Spruce up your spritz with a few drops of EVOO and get ready for a full palate experience!
The Aperol Spritz is a sanctimonious rite of passage the very second the sun comes out. And I get it. Really, I do. Refreshing, with a gentle bitterness. Sunshine in a glass. But dare I say I’m ready for a change. And before you gather your pitchforks, hear me out. When golden hour is nigh, and it’s spritz o’clock, I’ve got you covered.
Aperol itself is an amaro. Mother of the spirit-based, bitter drink family, with cousins including Campari, Select, and Cynar. The spritz is rooted in northern Italy, going back more than a century when soldiers from the occupying Austro-Hungarian Empire liked to add water to the local wine.
The home of the Aperol Spritz, however, is Venice. In the bacaris of the backstreets, you will be asked if you want it ‘internationale’ (with prosecco) or Veneziano (made with local white wine). But as soon as we Brits got our hands on it, it became Instagram gold. A drink so popular that it’s on tap in some British pubs. Which I’m sure the Venetians are over the moon about…
The trend for a while in the bartending space is for using seasonal ingredients to revamp these old classics. Especially when it comes to spritz style drinks. Whether it’s a Hugo Spritz, a Cucumber Spritz or even a rhubarb Spritz. But due to the abundance of sweet fruits available to us in the summer months, we often neglect those who like a savoury hit. So without further ado, let me introduce you to my newest obsession. The Olive Oil Aperol Spritz.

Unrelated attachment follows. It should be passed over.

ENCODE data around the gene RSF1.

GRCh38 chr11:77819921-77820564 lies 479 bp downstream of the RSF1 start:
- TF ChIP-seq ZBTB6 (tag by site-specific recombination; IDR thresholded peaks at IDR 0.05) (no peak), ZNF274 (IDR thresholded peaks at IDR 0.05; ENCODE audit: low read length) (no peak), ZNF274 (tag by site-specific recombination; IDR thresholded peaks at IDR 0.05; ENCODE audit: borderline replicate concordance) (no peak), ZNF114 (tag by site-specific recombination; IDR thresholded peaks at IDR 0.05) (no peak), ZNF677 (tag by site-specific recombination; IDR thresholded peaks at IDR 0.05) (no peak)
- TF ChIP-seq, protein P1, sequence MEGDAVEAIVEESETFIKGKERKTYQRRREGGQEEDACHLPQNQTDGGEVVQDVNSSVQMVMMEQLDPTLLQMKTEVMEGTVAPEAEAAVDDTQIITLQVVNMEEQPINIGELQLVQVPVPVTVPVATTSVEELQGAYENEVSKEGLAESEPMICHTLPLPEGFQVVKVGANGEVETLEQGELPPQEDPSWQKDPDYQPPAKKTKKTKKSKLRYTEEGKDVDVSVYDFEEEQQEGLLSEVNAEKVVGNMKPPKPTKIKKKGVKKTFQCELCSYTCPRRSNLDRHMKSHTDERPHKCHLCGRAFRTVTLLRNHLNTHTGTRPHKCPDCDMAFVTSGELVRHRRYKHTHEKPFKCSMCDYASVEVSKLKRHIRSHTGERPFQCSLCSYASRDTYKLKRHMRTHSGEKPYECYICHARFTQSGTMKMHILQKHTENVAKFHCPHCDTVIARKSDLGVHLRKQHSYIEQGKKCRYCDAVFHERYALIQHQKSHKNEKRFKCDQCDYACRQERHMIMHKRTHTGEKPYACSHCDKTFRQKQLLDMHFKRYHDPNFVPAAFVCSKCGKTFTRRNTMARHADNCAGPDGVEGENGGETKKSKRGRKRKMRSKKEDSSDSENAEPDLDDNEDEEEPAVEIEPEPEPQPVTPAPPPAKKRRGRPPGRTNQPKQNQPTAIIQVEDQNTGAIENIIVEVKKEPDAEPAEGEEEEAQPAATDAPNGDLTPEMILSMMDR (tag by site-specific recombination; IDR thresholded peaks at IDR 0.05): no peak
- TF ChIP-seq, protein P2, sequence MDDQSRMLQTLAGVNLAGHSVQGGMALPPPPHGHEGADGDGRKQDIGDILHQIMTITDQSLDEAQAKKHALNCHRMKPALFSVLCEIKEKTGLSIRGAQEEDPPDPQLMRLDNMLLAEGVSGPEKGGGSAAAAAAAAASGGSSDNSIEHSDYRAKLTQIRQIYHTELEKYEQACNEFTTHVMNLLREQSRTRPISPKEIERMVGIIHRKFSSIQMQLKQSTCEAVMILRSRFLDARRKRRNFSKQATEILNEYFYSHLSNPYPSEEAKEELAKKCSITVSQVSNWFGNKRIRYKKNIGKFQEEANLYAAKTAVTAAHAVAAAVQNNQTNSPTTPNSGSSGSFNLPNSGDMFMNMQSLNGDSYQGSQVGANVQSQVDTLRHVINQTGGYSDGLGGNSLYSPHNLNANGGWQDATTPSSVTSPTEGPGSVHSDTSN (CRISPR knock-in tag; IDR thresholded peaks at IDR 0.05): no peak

Making your Aperol a little *extra* :
Pop 50ml of Aperol, 1 bar spoon of brine and 1/2 a bar spoon of our Peloponnese EVOO into a mixing glass. Stir over ice, with some speed.
Strain into a large wine glass.
Add 75ml of prosecco and a dash of soda to the wine glass. Then a handful of ice. If you only remember one thing from this article, let it be this. Always add ice at the end of the process, just before you garnish. I beg of you. You want your spritz to be as cold as possible.
Garnish with a slice of orange and a generous amount of olives. Eating those Aperol-marinated olives at the end may be as good as the spritz itself.
A few drops of Peloponnese EVOO provides a beautiful nose with every sip. Yes, I know we are taught from childhood that oil doesn’t mix with water, but I decided it best to ignore the rules of science in this case. And trust me, these few droplets add a luxurious mouthfeel and a wonderfully herby aroma.
Feel free to play around with the aperitivo base. Campari or Cynar would work wonderfully too. When it comes to bubbles, a good quality prosecco will do. There’s no need to waste a fine champagne. But whatever it is, open it fresh, make sure it’s dry, and serve it fast.
Grab a bowl of some lowbrow salty nosh and sip away on your smooth spritz.
Easy to make, even easier to drink. It’s an Aperitivo revolution, Citizens.
—Kate Carruthers, Copywriter & Recipe Developer
"I write copy people want to read. That people can't resist sinking their teeth into. Especially if it's about food, drink or hospitality. Currently freelancing at Ottolenghi, I bring a touch of fun to a world that can sometimes take itself too seriously. Because, at the end of the day, that’s what it is all about. Fun.”
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